It was Gilbert who had to destroy Massey's clothes after his death and look after his dog.
The building was never finished during the Rev. Massey's lifetime and lay boarded up for years after his death in 1919.
No one can be sure why he built the folly, although there are various versions of the story existing in village folklore.
One suggests that Massey believed local towns would spread across the Hampshire countryside, Farringdon would be in the centre of this new urban sprawl and the Folly would become the Town Hall of this new city. If this is true, perhaps Massey had an inkling of the number of houses that would be built in this part of Hampshire after his demise.
of the story attributes the unusual design of the building to Massey's desire
to impress a local widow who had returned from India, suggesting the design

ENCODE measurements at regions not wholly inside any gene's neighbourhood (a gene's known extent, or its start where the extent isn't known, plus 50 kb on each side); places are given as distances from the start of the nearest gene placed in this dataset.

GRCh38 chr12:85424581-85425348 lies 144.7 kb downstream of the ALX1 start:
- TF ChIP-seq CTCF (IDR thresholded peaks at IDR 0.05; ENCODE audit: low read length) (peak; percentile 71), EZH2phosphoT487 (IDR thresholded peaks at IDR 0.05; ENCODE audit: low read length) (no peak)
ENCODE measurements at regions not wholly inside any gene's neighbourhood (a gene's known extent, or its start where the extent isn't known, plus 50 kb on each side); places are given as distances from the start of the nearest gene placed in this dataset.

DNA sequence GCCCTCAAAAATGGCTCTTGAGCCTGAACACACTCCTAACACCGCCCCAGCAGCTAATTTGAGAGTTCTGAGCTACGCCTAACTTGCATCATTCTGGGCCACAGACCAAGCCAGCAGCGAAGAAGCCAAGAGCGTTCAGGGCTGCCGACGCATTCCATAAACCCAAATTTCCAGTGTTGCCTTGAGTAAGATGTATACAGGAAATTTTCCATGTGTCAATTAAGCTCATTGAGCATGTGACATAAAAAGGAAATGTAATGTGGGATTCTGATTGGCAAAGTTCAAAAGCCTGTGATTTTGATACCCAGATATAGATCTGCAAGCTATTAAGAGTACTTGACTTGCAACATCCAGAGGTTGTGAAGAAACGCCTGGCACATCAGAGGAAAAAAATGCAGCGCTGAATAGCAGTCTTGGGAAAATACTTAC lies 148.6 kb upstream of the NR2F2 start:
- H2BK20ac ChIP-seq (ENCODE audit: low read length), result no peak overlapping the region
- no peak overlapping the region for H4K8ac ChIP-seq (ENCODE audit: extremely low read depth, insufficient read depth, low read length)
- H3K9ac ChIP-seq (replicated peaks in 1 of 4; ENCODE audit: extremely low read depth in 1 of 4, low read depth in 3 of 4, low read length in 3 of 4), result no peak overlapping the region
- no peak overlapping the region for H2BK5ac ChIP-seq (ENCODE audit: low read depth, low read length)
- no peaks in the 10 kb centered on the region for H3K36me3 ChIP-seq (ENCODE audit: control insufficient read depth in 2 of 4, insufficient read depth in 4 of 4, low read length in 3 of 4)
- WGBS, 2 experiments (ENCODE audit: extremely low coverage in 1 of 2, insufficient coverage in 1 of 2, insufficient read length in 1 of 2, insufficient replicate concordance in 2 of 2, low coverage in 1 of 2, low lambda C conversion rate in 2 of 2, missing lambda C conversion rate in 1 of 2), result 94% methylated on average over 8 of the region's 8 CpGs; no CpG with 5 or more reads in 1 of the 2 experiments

was Massey's interpretation of Indian architecture, erected to both impress
the good lady and remind her of her days in the Raj.
In an interview with a reporter from the Alton Gazette the Rev Massey, was asked what use the building might be put to, he replied to the effect,
Harry "Titch" Norgate (now deceased) was a young lad when Massey was still alive and used to recount how the lads pushed the Rector into the ditch on more than one occasion and that Massey responded by throwing pennies at them. Probably not the wisest action under the circumstances but perhaps this tale reveals more about some of the youngsters in the village at this time than Massey himself.
The Rectors eccentric behaviour was tolerated by his fellow villagers, most of whom, to quote the late Peggy Bavage, " . .regarded him as a relatively harmless nut case . ."
The Rev. Massey often used to preach behind a screen so that his dwindling congregation could not see him and would never allow himself to be photographed.
Some years after his death, the Folly gained a new lease of life when the executors of his will donated the building to be used as the new school and village hall after the old school in the Street was condemned.